Harley Quinn: Birds of Prey movie review

The power of the girls is unleashed with an air of sarcasm and violence, which will shake more than one in the chair. Have you ever wondered what happens if you put a belittled cop, a powerful singer, a mafia princess with an arrow frenzy, a teenage girl with silk hands, and an abandoned and a little “touched” girlfriend? Well, the story tells you in person, in his very peculiar style the latter: Harley Quinn.

Birds of prey movie trailer


2020 is going to be the year of women in the DC Extended Universe thanks to the premiere of ‘Birds of Prey (and the Fantabulous Emancipation of Harvey Quinn)’ and ‘Wonder Woman 1984’. The first is on paper a riskier bet, since it is true that the character played by Margot Robbie was one of the most applauded aspects of ‘Suicide Squad’, but also that the film was a disappointment and the Joker with the face of Jared Leto from the worst of the show.

The first success of ‘Birds of Prey’ has been to completely do without Leto to focus entirely on Harley Quinn. It is true that there are several allusions to the mythical villain of the Batman universe, but that is because the film begins with Quinn still trying to overcome the breakup of the couple and finding his place in Gotham. That gives rise to a great start that is losing gas until it reaches the goal somewhat limping.

Searching for her voice within the DC universe

It is used repeatedly throughout the entire footage of ‘Birds of Prey’, but the voice-over has an especially notable presence in these first minutes, serving both to put the protagonist’s thoughts into words and to influence that comic side of the film that will always be present but never really dominate the tone of the film.

There is one of the great successes of Christina Hodson’s script since in the purely plot there is nothing especially striking, but the way of approaching it is what gives ‘Birds of prey’ different energy that fits very well with the personality of its protagonist and is also effectively transferred to the rest of the characters with weight in the plot. He even allows himself to play with a vision of his sexuality much higher in a normalized way, sometimes being more direct and sometimes leaving it to the imagination of the viewer.

In addition, the director Cathy Yan knows how to translate that very well in images to highlight the prominence of a Robbie who at all times gives the feeling of having a great time but also gives a choral touch so that the rest of the peculiar heroines are not simple troupes. Yes, it would have been appreciated to see them closer together, especially since there comes a point where their virtues are not enough to compensate for the narrative jam that the film suffers.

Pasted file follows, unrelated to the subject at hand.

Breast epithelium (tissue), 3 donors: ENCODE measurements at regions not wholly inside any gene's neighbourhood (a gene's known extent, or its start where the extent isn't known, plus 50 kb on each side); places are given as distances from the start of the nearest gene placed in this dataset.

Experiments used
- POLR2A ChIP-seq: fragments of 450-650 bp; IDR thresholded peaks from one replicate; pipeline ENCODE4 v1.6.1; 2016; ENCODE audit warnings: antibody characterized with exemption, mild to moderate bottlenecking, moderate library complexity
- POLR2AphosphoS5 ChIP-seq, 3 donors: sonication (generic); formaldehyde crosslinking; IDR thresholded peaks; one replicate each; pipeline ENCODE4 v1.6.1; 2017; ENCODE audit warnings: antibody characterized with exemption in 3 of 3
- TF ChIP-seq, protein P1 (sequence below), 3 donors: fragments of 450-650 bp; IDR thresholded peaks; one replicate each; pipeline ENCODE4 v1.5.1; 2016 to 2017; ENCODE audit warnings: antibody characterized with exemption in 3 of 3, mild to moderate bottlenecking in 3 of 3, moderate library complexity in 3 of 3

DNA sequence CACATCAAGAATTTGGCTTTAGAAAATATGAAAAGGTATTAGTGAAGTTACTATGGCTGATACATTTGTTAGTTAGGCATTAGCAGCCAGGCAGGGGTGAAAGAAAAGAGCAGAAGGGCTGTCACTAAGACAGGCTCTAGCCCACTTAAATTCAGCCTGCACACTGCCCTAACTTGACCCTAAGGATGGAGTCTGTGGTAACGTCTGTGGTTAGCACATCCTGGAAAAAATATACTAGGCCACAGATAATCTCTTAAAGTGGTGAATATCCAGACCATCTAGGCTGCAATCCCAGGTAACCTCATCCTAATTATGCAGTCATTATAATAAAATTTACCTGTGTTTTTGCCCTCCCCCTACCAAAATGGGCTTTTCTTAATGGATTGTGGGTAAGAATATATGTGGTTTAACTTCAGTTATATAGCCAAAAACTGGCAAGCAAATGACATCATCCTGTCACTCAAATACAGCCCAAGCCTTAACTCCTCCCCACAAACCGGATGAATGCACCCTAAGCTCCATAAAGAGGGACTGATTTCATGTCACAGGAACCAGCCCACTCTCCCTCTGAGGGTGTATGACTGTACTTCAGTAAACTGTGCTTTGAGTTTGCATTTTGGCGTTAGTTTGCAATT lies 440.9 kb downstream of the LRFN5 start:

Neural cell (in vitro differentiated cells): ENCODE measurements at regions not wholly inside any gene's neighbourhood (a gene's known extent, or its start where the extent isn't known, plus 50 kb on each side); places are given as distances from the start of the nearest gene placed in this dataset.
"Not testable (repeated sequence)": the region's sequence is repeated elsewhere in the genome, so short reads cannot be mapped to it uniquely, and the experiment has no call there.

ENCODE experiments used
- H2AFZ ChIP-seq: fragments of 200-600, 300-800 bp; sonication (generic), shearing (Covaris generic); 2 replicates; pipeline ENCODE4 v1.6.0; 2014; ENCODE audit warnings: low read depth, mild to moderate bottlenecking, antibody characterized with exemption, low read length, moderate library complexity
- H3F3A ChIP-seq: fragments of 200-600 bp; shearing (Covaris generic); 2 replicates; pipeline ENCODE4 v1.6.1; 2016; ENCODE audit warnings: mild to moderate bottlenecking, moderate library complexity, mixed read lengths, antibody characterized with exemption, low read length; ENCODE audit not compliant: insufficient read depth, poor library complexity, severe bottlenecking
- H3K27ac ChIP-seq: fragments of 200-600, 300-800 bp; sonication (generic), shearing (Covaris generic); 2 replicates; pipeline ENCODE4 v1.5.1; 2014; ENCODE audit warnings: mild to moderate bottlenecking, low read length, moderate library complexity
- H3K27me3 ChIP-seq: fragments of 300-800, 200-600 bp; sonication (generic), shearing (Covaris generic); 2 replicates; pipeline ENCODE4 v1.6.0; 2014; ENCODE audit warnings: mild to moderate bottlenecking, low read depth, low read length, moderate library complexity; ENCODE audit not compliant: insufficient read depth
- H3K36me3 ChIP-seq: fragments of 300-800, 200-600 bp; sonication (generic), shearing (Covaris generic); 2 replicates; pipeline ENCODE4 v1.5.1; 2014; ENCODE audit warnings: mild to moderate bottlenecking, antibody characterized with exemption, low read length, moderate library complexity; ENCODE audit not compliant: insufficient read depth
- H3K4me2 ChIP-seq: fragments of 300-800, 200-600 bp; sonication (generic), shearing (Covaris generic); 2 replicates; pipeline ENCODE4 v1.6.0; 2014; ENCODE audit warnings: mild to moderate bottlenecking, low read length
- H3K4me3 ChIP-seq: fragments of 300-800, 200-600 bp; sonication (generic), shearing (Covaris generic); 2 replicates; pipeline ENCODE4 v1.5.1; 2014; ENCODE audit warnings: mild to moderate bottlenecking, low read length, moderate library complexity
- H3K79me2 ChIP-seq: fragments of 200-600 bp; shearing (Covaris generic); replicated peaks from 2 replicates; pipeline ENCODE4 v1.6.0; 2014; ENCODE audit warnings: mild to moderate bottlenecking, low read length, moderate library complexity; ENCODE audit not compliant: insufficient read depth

For several minutes, Hodson and Yan are playful with the narrative used, a solution that could well have become monotonous in itself but that at the moment of truth serves to influence what gives it a certain personality of its own. And if on top of that you are introducing action scenes that may not be memorable but easy to follow and with the necessary touch of spectacularity – the one that happens inside the police station is especially lucky – well, the better.

It ends up getting a bit tiring

The problem is that the common thread of ‘Birds of prey’ is somewhat weak. How well chosen the actors are and that each one comes to breathe something for himself prevents that from being a nuisance until the film ends up becoming an inevitable runner-up. The villain wants a diamond to establish himself as Gotham’s new lord of evil and he is not willing to let anything stop him.

Everything is more predictable and monotonous when it comes to channeling the story instead of focusing on showing us Harley Quinn doing her own thing. It is not that the fun disappears and it is also then that it is time to see those birds of prey together, but what had been refreshing and entertaining before becomes something you see without caring too much what happens.

There are also some successes when this happens, especially in relation to the setting of the great final battle, the feminine touch of the function or the curious way of solving the real threat, but by then one may have already disconnected in greater measure. or less.

Having ruled out the option of a dazzling spectacle -the budget is more contained than that of most DC productions-, they had to go back to being more playful, but Harley Quinn and the rest of ‘Birds of Prey’ are running out of tricks in the middle of the race and there remains the sympathy that one has been able to take from the characters to endure with greater or less interest what comes next.

In short

‘Birds of prey (and the fabulous emancipation of Harley Quinn)’ is not the revolution that DC needed, but it is a more or less compliant hobby that, unfortunately, goes from more to less. I wish I had taken more advantage of that greater creative freedom that Warner gave him to make a film aimed at adult audiences because in the end it almost gives the feeling of being a way of making jokes with which to reach the adolescent audience.

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